Underwater photo contest

Peoples' Vote

Mantis shrimp
By Julian Hsu
posted (6 days ago)
2 votes

By Marko Perisic
posted (6 days ago)
1 votes


Nudibranc - Phyllidia ocellata

Bali, Indonesia
By Stefan Follows
posted (6 days ago)
1 votes

Scorpion shrimp (Metapontonia scorpio symbiotic with coral Goniastrea), size 2-3mm
By Oksana Maksymova
posted (5 days ago)
1 votes

Jellyfish lake  Palau
By John Loving
posted (2 days ago)
1 votes

A juvenile bass in the Lower Niagara River.
By David Gilchrist
posted (6 days ago)
0 votes

A happy cowrie
By Julian Hsu
posted (5 days ago)
0 votes

A frequently seen fish in fresh waters, this Rock Bass was photographed in the Lower Niagara River on a night dive.
By David Gilchrist
posted (5 days ago)
0 votes

Ribbon Eel(Rhinomuraena quaesita) with Retra snoot 
Nikon D7200 
Sea&Sea YS-D2 
Retra snoot
By Magali Marquez
posted (4 days ago)
0 votes

A riot of colour in glorious Black & White ... !

Leaf Scorpionfish - Taenianotus triacanthus

Bali, Indonesia
By Stefan Follows
posted (2 days ago)
0 votes
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How to win our photo contest!

Despite being limited to only one entry per day per person we still have more than 1,000 entries per month  to our photo contest (2006 figures) - making us the World #1 underwater photography contest.

Our contest is definitely the one to win – but HOW do you win?

Get the right Attitude

Don’t be put off by the sheer numbers of other entries. You can stand out from the crowd. I was an active contest photographer and, now I’m sitting on the other side of the judging fence, I can tell you there are some tricks guaranteed to get noticed. I'll share them below...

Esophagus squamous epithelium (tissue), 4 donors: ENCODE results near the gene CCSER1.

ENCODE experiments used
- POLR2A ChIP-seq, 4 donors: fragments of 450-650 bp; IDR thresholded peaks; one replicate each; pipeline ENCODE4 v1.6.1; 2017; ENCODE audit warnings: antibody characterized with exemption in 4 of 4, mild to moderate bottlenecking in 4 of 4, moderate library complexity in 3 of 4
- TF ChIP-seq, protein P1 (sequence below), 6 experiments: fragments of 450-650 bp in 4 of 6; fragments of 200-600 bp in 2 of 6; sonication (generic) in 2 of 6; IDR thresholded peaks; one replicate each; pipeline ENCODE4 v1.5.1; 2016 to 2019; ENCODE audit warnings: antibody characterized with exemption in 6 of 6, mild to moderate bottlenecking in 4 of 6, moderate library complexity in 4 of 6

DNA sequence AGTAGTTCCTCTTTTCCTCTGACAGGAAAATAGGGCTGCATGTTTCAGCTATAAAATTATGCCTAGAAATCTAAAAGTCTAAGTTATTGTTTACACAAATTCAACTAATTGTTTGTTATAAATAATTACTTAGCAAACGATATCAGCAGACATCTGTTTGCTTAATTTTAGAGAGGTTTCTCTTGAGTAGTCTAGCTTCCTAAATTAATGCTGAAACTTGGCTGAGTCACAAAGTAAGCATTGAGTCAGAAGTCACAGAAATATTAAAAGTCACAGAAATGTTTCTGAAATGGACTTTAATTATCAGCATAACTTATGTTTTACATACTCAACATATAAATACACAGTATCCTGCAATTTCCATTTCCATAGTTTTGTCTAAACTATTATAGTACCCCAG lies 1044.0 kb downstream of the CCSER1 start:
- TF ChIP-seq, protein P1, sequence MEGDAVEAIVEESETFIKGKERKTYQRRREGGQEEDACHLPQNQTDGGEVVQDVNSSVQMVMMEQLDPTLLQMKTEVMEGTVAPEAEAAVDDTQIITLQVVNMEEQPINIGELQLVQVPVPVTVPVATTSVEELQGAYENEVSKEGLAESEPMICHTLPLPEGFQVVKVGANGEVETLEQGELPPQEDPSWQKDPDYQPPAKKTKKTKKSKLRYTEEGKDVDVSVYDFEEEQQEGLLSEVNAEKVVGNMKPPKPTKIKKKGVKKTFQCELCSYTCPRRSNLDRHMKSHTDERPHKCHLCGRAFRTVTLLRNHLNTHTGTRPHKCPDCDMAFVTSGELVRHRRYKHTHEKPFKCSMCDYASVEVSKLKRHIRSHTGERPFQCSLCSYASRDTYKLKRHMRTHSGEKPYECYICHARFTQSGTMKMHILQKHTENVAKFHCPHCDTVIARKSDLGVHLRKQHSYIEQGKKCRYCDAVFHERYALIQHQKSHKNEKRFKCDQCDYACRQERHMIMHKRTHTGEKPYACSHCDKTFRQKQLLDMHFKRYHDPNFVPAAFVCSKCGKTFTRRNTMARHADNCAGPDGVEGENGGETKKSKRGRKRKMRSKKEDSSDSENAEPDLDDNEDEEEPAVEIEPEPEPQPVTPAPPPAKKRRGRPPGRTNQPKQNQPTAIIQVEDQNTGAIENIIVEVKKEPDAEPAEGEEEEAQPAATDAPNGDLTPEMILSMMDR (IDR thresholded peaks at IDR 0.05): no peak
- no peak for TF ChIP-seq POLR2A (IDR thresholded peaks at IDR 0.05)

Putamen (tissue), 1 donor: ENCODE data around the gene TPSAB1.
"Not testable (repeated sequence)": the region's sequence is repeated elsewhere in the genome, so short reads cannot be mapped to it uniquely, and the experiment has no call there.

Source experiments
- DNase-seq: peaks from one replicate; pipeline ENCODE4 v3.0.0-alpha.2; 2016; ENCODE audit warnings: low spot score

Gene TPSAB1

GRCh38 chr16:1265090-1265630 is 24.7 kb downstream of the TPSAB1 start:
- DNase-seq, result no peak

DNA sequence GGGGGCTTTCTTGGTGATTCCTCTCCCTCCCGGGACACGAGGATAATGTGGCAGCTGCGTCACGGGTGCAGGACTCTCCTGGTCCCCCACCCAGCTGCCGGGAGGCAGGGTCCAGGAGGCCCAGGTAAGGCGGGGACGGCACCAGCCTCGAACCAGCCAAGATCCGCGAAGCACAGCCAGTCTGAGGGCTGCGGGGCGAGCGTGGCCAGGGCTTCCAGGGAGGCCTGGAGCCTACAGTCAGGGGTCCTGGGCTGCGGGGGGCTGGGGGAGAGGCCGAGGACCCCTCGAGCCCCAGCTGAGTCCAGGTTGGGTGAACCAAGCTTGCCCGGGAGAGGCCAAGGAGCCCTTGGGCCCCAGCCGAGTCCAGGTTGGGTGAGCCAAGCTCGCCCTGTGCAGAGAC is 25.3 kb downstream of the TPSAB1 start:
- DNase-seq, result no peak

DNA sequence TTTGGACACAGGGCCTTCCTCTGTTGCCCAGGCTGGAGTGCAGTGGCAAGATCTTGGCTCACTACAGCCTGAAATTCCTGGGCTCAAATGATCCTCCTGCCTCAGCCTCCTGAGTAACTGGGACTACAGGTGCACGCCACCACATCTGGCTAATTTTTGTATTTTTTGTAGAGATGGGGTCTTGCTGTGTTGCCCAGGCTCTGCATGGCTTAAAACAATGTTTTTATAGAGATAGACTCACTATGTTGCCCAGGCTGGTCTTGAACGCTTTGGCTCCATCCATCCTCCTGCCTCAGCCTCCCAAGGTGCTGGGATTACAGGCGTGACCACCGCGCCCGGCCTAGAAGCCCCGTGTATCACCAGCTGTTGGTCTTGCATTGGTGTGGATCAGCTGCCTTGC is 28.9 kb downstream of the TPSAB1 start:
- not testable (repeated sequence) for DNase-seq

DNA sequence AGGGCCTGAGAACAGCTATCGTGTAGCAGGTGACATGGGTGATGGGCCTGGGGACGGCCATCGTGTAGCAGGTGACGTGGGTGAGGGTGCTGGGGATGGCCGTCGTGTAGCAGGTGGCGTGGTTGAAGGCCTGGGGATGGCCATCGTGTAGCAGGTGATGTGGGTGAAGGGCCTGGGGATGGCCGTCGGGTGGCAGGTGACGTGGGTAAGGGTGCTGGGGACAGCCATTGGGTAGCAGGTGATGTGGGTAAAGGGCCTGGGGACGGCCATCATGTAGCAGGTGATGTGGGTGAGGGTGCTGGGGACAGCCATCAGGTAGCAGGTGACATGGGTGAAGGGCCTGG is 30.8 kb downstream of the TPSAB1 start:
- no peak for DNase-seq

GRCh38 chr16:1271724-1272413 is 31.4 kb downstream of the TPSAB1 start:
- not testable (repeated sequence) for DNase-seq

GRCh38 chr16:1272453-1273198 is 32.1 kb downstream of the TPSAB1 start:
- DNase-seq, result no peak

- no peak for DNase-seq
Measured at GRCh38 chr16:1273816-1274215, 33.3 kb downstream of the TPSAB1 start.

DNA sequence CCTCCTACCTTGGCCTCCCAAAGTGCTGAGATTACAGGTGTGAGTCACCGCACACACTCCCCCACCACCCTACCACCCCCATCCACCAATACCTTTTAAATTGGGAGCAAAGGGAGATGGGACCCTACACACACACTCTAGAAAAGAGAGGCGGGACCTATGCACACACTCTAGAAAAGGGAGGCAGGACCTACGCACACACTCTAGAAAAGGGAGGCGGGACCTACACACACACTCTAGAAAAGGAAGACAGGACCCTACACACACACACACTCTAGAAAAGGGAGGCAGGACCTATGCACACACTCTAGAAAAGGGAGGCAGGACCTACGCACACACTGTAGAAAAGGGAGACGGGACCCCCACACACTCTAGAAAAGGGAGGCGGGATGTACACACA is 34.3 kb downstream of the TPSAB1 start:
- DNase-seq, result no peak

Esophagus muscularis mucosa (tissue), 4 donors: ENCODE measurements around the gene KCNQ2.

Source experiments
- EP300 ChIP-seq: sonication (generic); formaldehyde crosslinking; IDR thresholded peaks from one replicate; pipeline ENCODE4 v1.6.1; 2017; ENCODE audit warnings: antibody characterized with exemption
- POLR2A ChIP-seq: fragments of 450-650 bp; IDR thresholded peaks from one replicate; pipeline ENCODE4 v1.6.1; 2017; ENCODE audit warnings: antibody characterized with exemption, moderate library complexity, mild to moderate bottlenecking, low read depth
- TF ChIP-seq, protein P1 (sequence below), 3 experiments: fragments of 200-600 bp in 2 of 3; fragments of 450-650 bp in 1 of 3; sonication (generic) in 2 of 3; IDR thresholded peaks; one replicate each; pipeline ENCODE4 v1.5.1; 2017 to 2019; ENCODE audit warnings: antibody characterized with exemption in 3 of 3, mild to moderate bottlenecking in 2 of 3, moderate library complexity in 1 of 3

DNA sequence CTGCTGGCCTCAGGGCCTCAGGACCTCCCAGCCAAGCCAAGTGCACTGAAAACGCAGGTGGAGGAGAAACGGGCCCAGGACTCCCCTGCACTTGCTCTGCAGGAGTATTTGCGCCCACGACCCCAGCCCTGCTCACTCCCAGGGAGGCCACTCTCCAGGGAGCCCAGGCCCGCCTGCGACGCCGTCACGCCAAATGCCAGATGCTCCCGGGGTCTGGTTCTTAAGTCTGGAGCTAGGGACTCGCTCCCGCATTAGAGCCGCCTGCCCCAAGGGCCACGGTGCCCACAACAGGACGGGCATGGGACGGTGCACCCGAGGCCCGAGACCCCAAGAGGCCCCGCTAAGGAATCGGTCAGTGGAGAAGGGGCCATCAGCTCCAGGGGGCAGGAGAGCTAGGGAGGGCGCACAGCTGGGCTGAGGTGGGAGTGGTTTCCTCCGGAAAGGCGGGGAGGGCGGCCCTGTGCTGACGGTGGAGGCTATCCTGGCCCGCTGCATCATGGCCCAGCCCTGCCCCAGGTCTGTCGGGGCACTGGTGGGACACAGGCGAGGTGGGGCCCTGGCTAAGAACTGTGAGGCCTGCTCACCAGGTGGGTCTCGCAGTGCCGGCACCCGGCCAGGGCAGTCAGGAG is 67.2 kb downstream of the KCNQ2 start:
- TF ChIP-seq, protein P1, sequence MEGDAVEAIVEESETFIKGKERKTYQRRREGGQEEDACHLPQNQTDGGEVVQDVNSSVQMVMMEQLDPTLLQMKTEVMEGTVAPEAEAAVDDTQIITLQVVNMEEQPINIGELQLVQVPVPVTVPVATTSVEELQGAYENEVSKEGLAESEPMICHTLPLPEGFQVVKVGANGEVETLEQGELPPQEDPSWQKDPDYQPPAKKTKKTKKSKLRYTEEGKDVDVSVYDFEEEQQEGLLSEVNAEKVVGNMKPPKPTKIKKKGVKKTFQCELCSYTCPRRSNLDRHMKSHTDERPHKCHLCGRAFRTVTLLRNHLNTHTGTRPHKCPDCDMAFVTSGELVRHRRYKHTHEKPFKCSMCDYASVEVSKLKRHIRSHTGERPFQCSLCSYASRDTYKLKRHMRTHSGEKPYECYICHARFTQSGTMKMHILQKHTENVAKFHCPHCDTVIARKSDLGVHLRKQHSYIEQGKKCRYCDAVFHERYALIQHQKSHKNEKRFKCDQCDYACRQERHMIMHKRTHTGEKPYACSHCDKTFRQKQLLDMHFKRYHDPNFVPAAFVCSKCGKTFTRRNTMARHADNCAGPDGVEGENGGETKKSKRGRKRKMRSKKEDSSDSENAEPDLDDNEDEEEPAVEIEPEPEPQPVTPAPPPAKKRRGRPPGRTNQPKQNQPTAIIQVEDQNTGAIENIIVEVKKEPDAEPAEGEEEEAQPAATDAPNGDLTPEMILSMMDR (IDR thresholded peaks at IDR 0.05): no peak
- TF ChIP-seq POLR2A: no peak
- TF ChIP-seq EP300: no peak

Get the right gear

Don’t be put off entering by the quality of the competition. The great thing about U/W photography is that it is a great leveler. Camera technology is so far advanced that you don’t need great technical expertise anymore. The complete beginner can beat the pro’s and get the winning shot simply by being in the right place at the right time!

The more you spend on kit, the better your chances. Don’t forget, we can help you with the right camera

Gain the Knowledge

You can increase your chances by employing a bit of strategy.

Our photo course gives you more detailed advice about strategies (and it’s free when you buy gear from us).

The #1 secret to winning is ‘Know your contest’. Get a feel for what the judges are looking for and exploit the contest structure.

We have three main groups of people to impress and you should tailor your entry accordingly…

Winning our Monthly Contest

Firstly, you must impress me! I judge the monthly 'hotshots' and I employ some unusual criteria.

The process involves me looking at the 1,000+ images entered last month very quickly, picking out those that catch my eye for whatever reason (humor, class, unusual subject and other whims I don't even consciously understand!). I pick images on their photographic merits alone (I don’t have time to read captions or notice the photographer’s name – no favorites).

I like to see a varied bag in the hotshots - a wreck, a nudibranch, a shot we haven’t seen before. No, that's too structured - I have no real rules, just great shots.

I rarely choose overall monthly winner straight away. I shortlist all hotshot images then look at them next day. This is an old trick to give you a bit more objectivity when assessing images.